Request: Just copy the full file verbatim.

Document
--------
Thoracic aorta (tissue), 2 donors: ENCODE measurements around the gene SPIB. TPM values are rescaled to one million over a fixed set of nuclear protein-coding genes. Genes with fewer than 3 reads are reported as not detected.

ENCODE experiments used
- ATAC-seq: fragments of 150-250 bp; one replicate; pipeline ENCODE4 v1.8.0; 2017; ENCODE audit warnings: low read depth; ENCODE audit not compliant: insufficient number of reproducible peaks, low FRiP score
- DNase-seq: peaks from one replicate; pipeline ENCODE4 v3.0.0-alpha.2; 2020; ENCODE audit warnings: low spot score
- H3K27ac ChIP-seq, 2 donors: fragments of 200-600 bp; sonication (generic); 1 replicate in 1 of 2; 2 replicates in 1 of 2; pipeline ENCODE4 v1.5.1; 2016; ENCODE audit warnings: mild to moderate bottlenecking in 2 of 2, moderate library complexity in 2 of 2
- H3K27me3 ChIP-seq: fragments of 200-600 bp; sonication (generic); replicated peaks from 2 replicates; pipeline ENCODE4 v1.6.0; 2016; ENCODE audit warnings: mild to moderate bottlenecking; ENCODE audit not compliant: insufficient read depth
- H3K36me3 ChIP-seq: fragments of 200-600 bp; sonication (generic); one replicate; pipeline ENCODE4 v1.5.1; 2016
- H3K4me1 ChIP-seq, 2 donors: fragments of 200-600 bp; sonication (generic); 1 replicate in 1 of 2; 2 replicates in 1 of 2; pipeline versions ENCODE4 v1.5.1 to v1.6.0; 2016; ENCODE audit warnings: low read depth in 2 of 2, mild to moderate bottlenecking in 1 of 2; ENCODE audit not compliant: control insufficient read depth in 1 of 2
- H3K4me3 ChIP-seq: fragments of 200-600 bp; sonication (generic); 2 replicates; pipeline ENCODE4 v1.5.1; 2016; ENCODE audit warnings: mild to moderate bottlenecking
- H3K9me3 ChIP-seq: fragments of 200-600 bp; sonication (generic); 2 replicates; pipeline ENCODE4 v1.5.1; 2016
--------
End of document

Thoracic aorta (tissue), 2 donors: ENCODE measurements around the gene SPIB. TPM values are rescaled to one million over a fixed set of nuclear protein-coding genes. Genes with fewer than 3 reads are reported as not detected.

ENCODE experiments used
- ATAC-seq: fragments of 150-250 bp; one replicate; pipeline ENCODE4 v1.8.0; 2017; ENCODE audit warnings: low read depth; ENCODE audit not compliant: insufficient number of reproducible peaks, low FRiP score
- DNase-seq: peaks from one replicate; pipeline ENCODE4 v3.0.0-alpha.2; 2020; ENCODE audit warnings: low spot score
- H3K27ac ChIP-seq, 2 donors: fragments of 200-600 bp; sonication (generic); 1 replicate in 1 of 2; 2 replicates in 1 of 2; pipeline ENCODE4 v1.5.1; 2016; ENCODE audit warnings: mild to moderate bottlenecking in 2 of 2, moderate library complexity in 2 of 2
- H3K27me3 ChIP-seq: fragments of 200-600 bp; sonication (generic); replicated peaks from 2 replicates; pipeline ENCODE4 v1.6.0; 2016; ENCODE audit warnings: mild to moderate bottlenecking; ENCODE audit not compliant: insufficient read depth
- H3K36me3 ChIP-seq: fragments of 200-600 bp; sonication (generic); one replicate; pipeline ENCODE4 v1.5.1; 2016
- H3K4me1 ChIP-seq, 2 donors: fragments of 200-600 bp; sonication (generic); 1 replicate in 1 of 2; 2 replicates in 1 of 2; pipeline versions ENCODE4 v1.5.1 to v1.6.0; 2016; ENCODE audit warnings: low read depth in 2 of 2, mild to moderate bottlenecking in 1 of 2; ENCODE audit not compliant: control insufficient read depth in 1 of 2
- H3K4me3 ChIP-seq: fragments of 200-600 bp; sonication (generic); 2 replicates; pipeline ENCODE4 v1.5.1; 2016; ENCODE audit warnings: mild to moderate bottlenecking
- H3K9me3 ChIP-seq: fragments of 200-600 bp; sonication (generic); 2 replicates; pipeline ENCODE4 v1.5.1; 2016